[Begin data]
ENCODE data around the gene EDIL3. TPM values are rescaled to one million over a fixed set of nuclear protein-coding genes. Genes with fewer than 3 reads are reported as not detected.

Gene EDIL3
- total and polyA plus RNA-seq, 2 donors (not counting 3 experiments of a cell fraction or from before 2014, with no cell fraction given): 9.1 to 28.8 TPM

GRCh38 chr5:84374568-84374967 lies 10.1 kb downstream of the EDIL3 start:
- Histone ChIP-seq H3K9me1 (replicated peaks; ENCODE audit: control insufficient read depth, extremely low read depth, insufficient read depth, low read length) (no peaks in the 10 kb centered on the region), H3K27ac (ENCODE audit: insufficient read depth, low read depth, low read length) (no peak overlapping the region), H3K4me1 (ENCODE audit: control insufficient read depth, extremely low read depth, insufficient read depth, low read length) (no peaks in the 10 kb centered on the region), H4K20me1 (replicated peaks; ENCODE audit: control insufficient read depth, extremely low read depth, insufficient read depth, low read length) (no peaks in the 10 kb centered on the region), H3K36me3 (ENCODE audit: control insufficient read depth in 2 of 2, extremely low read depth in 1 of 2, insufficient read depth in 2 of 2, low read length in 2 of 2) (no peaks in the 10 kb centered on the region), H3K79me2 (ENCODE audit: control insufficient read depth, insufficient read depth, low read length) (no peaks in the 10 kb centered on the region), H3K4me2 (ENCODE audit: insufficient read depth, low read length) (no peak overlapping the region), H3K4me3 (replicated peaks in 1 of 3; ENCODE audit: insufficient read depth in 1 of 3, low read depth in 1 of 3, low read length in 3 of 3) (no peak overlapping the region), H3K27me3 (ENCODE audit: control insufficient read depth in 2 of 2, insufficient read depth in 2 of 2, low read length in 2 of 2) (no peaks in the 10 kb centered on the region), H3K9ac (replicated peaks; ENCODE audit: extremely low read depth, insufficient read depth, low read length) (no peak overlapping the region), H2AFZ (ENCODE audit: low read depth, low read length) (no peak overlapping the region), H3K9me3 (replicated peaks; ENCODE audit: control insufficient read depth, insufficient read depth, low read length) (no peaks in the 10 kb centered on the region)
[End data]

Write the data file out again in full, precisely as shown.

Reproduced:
ENCODE data around the gene EDIL3. TPM values are rescaled to one million over a fixed set of nuclear protein-coding genes. Genes with fewer than 3 reads are reported as not detected.

Gene EDIL3
- total and polyA plus RNA-seq, 2 donors (not counting 3 experiments of a cell fraction or from before 2014, with no cell fraction given): 9.1 to 28.8 TPM

GRCh38 chr5:84374568-84374967 lies 10.1 kb downstream of the EDIL3 start:
- Histone ChIP-seq H3K9me1 (replicated peaks; ENCODE audit: control insufficient read depth, extremely low read depth, insufficient read depth, low read length) (no peaks in the 10 kb centered on the region), H3K27ac (ENCODE audit: insufficient read depth, low read depth, low read length) (no peak overlapping the region), H3K4me1 (ENCODE audit: control insufficient read depth, extremely low read depth, insufficient read depth, low read length) (no peaks in the 10 kb centered on the region), H4K20me1 (replicated peaks; ENCODE audit: control insufficient read depth, extremely low read depth, insufficient read depth, low read length) (no peaks in the 10 kb centered on the region), H3K36me3 (ENCODE audit: control insufficient read depth in 2 of 2, extremely low read depth in 1 of 2, insufficient read depth in 2 of 2, low read length in 2 of 2) (no peaks in the 10 kb centered on the region), H3K79me2 (ENCODE audit: control insufficient read depth, insufficient read depth, low read length) (no peaks in the 10 kb centered on the region), H3K4me2 (ENCODE audit: insufficient read depth, low read length) (no peak overlapping the region), H3K4me3 (replicated peaks in 1 of 3; ENCODE audit: insufficient read depth in 1 of 3, low read depth in 1 of 3, low read length in 3 of 3) (no peak overlapping the region), H3K27me3 (ENCODE audit: control insufficient read depth in 2 of 2, insufficient read depth in 2 of 2, low read length in 2 of 2) (no peaks in the 10 kb centered on the region), H3K9ac (replicated peaks; ENCODE audit: extremely low read depth, insufficient read depth, low read length) (no peak overlapping the region), H2AFZ (ENCODE audit: low read depth, low read length) (no peak overlapping the region), H3K9me3 (replicated peaks; ENCODE audit: control insufficient read depth, insufficient read depth, low read length) (no peaks in the 10 kb centered on the region)